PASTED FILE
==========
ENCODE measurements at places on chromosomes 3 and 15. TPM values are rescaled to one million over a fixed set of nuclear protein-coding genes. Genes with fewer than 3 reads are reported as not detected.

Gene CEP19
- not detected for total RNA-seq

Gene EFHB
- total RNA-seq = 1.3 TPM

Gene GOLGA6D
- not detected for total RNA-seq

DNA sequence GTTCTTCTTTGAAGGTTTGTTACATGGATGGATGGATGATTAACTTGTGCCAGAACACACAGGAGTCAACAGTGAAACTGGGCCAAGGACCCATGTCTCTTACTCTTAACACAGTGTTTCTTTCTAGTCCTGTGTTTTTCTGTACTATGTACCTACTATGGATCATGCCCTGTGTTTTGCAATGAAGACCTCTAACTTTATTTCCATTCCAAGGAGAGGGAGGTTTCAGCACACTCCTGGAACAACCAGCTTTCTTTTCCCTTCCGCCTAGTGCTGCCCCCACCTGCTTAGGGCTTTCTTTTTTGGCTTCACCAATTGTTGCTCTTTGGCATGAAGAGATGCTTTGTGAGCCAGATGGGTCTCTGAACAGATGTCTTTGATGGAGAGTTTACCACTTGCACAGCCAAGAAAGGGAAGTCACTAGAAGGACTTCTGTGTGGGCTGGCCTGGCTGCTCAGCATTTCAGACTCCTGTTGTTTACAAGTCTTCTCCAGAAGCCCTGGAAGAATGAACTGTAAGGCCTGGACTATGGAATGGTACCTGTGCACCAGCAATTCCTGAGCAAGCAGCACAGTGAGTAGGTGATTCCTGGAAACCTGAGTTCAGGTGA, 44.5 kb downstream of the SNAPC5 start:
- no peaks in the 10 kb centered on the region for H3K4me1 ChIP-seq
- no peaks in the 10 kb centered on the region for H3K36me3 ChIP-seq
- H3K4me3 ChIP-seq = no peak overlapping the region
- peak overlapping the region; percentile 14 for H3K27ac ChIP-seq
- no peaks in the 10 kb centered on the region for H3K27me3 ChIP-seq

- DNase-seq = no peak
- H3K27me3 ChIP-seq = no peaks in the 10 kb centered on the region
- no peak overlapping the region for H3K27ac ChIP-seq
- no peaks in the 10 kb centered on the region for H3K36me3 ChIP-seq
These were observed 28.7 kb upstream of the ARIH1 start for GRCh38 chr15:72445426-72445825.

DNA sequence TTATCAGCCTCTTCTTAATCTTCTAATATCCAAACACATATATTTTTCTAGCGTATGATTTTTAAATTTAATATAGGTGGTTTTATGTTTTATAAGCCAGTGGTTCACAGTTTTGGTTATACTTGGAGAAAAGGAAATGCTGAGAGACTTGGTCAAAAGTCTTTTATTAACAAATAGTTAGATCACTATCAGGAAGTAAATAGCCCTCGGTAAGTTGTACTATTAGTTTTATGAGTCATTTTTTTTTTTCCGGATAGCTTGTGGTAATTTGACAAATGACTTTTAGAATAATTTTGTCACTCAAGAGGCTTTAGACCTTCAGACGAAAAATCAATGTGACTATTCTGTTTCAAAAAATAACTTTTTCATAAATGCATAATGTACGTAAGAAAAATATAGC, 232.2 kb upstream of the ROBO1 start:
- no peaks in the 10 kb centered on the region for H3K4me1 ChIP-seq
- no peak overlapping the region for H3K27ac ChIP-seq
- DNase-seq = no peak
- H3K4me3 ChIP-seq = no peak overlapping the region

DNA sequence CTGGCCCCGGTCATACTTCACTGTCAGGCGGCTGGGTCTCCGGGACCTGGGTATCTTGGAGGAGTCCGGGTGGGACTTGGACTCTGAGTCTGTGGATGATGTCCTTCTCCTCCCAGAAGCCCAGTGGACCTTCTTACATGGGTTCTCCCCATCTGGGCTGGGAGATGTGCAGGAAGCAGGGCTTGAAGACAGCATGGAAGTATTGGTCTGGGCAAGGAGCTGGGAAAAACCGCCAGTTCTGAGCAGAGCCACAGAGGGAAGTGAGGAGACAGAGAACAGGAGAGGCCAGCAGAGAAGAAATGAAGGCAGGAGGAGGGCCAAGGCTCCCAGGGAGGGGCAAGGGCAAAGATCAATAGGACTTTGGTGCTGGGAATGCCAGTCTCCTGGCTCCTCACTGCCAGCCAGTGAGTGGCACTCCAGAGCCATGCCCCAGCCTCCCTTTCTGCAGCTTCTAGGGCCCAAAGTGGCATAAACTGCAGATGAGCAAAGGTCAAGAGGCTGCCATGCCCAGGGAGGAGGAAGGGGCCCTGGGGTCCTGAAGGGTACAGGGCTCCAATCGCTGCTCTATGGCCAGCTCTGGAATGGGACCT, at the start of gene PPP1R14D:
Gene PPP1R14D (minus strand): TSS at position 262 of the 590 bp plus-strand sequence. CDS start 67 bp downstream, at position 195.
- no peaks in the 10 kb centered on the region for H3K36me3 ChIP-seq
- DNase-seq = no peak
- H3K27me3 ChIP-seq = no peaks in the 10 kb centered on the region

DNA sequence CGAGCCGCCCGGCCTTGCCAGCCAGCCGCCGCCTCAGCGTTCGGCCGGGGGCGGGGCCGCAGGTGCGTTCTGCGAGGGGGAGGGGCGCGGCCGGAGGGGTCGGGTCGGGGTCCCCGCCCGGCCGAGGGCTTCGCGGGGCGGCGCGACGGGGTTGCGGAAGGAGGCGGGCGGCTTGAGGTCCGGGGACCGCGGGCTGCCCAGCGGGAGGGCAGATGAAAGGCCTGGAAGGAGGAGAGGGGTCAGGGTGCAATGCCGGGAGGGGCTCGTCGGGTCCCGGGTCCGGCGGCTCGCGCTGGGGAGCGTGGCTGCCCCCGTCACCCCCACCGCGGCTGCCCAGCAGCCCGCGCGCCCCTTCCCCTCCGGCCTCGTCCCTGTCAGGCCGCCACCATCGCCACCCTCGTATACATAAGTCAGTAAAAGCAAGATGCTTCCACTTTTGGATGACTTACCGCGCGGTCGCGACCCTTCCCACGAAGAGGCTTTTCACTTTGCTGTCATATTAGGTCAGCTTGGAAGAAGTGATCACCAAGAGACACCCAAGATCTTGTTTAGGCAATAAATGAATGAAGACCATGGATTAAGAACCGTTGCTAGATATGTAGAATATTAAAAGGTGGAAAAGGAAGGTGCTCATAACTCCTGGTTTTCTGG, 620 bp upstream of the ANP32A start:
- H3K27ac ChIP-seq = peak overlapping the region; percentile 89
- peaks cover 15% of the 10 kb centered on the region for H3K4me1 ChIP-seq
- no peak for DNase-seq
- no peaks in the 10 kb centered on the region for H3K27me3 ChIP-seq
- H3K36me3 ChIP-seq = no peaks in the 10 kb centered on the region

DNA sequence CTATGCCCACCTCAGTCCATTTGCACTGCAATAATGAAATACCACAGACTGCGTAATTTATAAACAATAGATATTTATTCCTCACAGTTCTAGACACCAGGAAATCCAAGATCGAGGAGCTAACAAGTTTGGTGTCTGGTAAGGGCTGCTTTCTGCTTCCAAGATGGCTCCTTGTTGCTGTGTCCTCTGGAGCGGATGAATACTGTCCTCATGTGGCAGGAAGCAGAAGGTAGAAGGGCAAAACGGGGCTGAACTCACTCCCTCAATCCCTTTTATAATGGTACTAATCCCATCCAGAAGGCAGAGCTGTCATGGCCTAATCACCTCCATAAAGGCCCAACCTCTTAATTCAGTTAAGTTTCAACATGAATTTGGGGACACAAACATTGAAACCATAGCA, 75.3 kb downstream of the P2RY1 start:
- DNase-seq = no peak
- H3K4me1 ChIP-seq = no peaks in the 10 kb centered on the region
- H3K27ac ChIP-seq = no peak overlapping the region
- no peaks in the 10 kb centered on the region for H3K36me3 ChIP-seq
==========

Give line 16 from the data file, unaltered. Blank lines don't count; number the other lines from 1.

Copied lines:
- no peak overlapping the region for H3K27ac ChIP-seq